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U.S. Strategic Command deletes New Year's Eve joke about dropping something 'bigger'

“If ever needed, we are #ready to drop something much, much bigger," the unified command, part of the Defense Department, tweeted.
B-2s land at Andersen Air Force Base
A B-2 Spirit taxis at Andersen Air Force Base in Guam.Staff Sgt. Joshua Smoot / U.S. Air Force

U.S. Strategic Command made an unexpected joke in a now-deleted Twitter post about American military might on Monday in its New Year's Eve message.

Noting the "big" Times Square ball drop celebration at midnight, the unified command's account tweeted, "if ever needed, we are #ready to drop something much, much bigger."

A tweet that was deleted by U.S. Strategic Command.
A tweet that was deleted by U.S. Strategic Command.@us_stratcom

The joke was followed by a slickly produced video of stealth jets with the words "stealth, ready, and lethal" flashing across the screen. The tweet encouraged followers to "watch to the end!" If you do, you'll see two bombs released from a plane, followed by several massive explosions.

The tweet was later deleted, and a subsequent tweet from the unified command's account said the first was "in poor taste & does not reflect our values. We apologize."

A spokesman said the video shows test footage of non-nuclear bombs.

"This post, which has since been deleted, was part of our Year in Review series meant to feature our command priorities: strategic deterrence, decisive response and combat-ready force. It was a repost from earlier in the year, dropping a pair of conventional Massive Ordnance Penetrators (MOP) at a test range in the United States," a spokesman told NBC News this evening.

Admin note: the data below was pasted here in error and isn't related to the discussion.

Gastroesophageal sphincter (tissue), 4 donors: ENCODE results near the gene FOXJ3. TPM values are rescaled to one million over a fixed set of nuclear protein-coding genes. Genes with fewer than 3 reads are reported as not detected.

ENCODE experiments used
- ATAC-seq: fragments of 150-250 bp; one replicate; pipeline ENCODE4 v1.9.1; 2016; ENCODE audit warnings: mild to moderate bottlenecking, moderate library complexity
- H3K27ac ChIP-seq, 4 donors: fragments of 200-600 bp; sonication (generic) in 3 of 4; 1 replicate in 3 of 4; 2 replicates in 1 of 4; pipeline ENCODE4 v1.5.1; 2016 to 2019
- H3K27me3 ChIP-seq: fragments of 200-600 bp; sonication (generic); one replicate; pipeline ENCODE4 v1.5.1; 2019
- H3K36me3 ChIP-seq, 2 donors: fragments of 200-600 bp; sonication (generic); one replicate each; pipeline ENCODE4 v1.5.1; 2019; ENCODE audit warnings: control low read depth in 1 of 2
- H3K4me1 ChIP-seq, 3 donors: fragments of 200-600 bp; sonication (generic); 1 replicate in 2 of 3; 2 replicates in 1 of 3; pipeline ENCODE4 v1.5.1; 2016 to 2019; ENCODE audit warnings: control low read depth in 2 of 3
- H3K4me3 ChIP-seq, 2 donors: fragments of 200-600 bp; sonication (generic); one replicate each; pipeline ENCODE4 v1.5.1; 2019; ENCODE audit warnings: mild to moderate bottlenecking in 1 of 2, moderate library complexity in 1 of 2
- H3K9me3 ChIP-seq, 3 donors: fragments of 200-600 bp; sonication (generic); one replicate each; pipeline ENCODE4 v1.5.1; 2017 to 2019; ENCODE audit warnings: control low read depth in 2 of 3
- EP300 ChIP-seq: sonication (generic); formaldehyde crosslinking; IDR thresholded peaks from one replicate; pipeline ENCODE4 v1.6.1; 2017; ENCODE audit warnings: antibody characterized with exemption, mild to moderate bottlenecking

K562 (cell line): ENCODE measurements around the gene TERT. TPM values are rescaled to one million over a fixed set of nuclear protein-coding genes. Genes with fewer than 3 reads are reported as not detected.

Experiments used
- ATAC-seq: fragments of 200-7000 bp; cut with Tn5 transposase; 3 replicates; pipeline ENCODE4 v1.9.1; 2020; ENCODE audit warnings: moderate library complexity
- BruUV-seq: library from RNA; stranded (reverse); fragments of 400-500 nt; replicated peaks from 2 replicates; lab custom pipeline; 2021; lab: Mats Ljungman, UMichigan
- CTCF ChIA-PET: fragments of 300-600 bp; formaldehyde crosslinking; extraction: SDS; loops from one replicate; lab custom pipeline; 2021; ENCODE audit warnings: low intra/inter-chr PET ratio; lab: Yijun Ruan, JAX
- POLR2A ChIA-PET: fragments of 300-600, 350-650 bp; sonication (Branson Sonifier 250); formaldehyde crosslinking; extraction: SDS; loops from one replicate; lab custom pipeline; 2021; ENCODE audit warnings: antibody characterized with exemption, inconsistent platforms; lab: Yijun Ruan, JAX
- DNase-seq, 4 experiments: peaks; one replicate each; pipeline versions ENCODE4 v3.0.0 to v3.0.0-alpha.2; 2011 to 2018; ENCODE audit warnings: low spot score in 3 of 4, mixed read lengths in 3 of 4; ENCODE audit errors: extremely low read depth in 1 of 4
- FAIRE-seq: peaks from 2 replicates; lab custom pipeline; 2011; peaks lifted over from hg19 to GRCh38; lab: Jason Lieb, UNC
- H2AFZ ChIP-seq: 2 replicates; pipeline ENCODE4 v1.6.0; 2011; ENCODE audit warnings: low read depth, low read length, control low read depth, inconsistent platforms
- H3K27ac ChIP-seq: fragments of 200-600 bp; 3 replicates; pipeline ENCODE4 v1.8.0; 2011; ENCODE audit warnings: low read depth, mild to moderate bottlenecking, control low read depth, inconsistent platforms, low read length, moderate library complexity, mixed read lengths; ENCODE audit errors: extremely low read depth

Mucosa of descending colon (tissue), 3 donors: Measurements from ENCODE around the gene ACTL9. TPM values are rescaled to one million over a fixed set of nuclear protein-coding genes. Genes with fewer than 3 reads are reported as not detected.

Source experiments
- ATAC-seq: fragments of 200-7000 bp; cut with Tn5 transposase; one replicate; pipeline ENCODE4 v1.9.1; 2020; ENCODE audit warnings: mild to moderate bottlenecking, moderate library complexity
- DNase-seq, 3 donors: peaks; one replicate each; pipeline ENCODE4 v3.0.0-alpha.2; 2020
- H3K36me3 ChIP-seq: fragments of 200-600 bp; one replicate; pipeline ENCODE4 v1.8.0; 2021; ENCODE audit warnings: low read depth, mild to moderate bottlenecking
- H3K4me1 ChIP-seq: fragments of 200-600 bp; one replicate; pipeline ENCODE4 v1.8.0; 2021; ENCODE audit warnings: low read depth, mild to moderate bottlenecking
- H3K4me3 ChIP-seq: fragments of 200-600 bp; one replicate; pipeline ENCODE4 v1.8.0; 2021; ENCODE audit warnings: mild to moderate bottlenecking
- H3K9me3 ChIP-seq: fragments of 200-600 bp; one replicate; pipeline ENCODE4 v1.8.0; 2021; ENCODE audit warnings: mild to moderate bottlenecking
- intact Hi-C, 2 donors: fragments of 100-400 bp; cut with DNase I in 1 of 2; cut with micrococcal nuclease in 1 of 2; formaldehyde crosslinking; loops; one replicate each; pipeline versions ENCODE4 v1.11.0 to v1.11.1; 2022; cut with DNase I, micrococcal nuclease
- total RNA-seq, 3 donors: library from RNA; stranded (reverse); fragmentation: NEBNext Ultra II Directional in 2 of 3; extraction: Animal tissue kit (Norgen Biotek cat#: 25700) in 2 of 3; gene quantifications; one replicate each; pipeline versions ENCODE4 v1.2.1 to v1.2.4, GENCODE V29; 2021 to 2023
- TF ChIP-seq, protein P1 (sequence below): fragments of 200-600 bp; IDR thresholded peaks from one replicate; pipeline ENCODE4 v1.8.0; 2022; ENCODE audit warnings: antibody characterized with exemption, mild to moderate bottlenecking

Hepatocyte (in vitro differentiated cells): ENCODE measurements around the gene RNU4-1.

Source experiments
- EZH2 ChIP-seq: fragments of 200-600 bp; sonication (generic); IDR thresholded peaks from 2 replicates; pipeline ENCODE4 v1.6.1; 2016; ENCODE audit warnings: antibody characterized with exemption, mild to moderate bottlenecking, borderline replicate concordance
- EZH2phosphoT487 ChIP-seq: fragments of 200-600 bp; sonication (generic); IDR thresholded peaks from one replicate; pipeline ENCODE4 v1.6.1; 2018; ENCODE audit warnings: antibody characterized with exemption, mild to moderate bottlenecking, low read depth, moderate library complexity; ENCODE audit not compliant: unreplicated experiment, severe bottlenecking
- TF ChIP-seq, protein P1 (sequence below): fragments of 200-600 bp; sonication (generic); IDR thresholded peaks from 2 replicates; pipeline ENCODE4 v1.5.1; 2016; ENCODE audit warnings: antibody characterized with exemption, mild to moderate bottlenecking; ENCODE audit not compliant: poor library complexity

MOPs are massive bombs designed to take on bunkers and concrete buildings.

The unified command, which is part of the Department of Defense and whose slogan is "peace is our profession," readies and controls the nation's nuclear arms, among other things. It wasn't clear if the "something much, much bigger" was a reference to conventional bombs or the country's nukes, though many interpreted it to be about the latter.

Twitter users responded to the New Year's Eve message with a mix of confusion and unease.

"Are we freaking BOMBING tonight????" one user asked.

This is not the first military tweet this year to raise eyebrows.

When an audio clip went viral because some heard "yanny" while others heard "laurel," the U.S. Air Force tweeted that the Taliban would have preferred to hear either word over gunfire. They later apologized and deleted the tweet.